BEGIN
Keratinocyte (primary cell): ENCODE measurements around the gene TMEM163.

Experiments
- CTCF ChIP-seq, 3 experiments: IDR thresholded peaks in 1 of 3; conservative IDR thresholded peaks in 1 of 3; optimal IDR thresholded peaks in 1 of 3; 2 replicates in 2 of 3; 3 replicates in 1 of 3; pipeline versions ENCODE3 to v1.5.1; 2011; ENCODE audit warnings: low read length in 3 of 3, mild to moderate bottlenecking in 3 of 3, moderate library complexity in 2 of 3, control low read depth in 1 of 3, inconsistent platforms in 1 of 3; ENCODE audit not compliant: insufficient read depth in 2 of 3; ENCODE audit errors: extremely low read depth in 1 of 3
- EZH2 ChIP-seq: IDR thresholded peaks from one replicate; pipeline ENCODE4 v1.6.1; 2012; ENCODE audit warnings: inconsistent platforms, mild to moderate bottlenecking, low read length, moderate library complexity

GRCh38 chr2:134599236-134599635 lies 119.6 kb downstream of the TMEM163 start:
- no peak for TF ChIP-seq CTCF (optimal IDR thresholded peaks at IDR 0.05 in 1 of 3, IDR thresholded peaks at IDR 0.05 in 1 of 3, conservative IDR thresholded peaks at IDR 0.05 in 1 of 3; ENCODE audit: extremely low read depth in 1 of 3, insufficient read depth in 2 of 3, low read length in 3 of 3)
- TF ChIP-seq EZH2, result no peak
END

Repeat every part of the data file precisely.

Keratinocyte (primary cell): ENCODE measurements around the gene TMEM163.

Experiments
- CTCF ChIP-seq, 3 experiments: IDR thresholded peaks in 1 of 3; conservative IDR thresholded peaks in 1 of 3; optimal IDR thresholded peaks in 1 of 3; 2 replicates in 2 of 3; 3 replicates in 1 of 3; pipeline versions ENCODE3 to v1.5.1; 2011; ENCODE audit warnings: low read length in 3 of 3, mild to moderate bottlenecking in 3 of 3, moderate library complexity in 2 of 3, control low read depth in 1 of 3, inconsistent platforms in 1 of 3; ENCODE audit not compliant: insufficient read depth in 2 of 3; ENCODE audit errors: extremely low read depth in 1 of 3
- EZH2 ChIP-seq: IDR thresholded peaks from one replicate; pipeline ENCODE4 v1.6.1; 2012; ENCODE audit warnings: inconsistent platforms, mild to moderate bottlenecking, low read length, moderate library complexity

GRCh38 chr2:134599236-134599635 lies 119.6 kb downstream of the TMEM163 start:
- no peak for TF ChIP-seq CTCF (optimal IDR thresholded peaks at IDR 0.05 in 1 of 3, IDR thresholded peaks at IDR 0.05 in 1 of 3, conservative IDR thresholded peaks at IDR 0.05 in 1 of 3; ENCODE audit: extremely low read depth in 1 of 3, insufficient read depth in 2 of 3, low read length in 3 of 3)
- TF ChIP-seq EZH2, result no peak